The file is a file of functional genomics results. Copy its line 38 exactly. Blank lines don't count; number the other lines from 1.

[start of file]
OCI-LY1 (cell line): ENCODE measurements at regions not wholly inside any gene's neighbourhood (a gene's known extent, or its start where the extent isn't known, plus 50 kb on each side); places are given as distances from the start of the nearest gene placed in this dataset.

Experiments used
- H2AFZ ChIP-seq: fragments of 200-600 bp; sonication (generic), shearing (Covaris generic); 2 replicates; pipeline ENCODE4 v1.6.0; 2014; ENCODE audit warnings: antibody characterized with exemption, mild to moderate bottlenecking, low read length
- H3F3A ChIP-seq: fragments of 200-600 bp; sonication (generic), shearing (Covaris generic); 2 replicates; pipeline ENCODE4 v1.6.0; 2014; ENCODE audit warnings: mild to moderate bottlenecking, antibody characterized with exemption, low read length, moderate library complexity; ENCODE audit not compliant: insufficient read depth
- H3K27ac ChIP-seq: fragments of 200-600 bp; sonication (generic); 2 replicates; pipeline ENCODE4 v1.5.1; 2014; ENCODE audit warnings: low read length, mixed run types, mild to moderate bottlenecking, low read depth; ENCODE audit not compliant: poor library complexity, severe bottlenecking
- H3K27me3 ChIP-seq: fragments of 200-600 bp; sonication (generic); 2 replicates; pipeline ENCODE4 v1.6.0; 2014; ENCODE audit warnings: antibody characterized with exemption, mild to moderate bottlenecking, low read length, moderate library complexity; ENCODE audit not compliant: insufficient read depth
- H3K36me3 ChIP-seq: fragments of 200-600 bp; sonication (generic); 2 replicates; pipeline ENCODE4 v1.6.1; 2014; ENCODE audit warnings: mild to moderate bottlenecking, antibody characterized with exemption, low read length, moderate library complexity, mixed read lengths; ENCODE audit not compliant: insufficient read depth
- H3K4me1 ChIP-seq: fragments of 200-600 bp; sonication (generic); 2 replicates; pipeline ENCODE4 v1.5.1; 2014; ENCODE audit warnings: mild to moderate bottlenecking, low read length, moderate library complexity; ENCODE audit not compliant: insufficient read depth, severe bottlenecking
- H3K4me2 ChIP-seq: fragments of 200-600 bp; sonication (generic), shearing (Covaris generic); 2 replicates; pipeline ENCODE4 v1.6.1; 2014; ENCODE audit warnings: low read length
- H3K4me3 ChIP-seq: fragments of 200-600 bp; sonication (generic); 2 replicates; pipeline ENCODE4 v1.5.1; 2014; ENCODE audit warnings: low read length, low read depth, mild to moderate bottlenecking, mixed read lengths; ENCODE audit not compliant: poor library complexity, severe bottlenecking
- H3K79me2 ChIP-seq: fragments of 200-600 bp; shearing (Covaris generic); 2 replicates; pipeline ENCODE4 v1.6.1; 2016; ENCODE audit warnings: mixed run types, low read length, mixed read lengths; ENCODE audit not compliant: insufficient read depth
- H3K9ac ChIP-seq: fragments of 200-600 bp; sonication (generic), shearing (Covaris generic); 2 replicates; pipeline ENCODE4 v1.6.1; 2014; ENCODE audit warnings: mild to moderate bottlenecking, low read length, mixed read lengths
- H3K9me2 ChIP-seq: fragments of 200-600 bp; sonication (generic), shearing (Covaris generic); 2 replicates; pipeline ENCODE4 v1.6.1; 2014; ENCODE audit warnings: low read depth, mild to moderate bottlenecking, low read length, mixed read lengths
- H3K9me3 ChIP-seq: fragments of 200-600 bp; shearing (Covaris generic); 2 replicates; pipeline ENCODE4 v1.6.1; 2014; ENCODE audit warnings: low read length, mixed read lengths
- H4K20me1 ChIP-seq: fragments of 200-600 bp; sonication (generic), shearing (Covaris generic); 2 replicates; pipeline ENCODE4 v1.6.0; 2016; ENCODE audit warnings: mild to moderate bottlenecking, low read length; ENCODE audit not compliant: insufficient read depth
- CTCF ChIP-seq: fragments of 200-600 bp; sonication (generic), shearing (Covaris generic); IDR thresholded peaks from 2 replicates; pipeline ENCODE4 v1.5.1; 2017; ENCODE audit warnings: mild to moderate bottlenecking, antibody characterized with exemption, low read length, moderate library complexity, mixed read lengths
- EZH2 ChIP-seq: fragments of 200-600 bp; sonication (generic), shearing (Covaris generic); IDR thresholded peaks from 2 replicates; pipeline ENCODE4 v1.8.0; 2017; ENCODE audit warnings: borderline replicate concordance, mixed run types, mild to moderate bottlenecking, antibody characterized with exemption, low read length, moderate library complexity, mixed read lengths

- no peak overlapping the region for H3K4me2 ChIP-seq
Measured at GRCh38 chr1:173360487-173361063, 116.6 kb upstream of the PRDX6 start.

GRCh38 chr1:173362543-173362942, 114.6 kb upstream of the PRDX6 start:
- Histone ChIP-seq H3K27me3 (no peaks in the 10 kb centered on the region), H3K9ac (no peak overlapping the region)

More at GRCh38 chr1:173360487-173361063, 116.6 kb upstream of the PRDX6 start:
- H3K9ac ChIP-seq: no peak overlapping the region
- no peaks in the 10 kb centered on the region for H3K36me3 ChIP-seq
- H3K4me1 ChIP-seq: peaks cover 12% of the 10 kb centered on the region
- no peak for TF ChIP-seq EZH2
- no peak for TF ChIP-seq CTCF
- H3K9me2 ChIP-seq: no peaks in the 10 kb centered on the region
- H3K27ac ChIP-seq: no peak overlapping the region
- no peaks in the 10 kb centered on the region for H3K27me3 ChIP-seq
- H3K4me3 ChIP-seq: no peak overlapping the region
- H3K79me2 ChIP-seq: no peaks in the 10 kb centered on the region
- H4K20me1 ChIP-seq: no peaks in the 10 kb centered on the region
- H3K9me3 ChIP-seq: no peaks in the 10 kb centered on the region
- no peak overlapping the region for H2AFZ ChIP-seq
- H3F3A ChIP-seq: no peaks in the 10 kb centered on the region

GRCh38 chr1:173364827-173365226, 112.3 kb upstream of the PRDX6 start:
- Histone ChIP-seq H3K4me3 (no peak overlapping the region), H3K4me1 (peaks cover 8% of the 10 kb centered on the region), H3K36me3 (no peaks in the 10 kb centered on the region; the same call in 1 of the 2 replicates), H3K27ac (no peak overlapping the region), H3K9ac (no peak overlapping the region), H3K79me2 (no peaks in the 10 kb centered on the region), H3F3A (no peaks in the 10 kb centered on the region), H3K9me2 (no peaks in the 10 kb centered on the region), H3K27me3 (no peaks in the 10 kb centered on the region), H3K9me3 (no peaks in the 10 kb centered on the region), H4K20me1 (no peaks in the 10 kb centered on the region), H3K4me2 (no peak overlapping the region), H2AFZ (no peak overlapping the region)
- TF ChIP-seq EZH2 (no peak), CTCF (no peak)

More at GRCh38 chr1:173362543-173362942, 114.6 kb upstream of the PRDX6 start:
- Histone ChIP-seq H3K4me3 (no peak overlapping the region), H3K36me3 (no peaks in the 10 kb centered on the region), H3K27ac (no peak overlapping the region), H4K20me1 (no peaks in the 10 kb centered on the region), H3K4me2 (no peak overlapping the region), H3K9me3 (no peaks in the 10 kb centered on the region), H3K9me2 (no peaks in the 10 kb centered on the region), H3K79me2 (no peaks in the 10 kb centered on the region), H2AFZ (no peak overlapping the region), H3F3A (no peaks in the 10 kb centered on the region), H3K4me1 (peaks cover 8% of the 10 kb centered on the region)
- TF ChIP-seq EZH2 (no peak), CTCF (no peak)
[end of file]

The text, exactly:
- Histone ChIP-seq H3K4me3 (no peak overlapping the region), H3K4me1 (peaks cover 8% of the 10 kb centered on the region), H3K36me3 (no peaks in the 10 kb centered on the region; the same call in 1 of the 2 replicates), H3K27ac (no peak overlapping the region), H3K9ac (no peak overlapping the region), H3K79me2 (no peaks in the 10 kb centered on the region), H3F3A (no peaks in the 10 kb centered on the region), H3K9me2 (no peaks in the 10 kb centered on the region), H3K27me3 (no peaks in the 10 kb centered on the region), H3K9me3 (no peaks in the 10 kb centered on the region), H4K20me1 (no peaks in the 10 kb centered on the region), H3K4me2 (no peak overlapping the region), H2AFZ (no peak overlapping the region)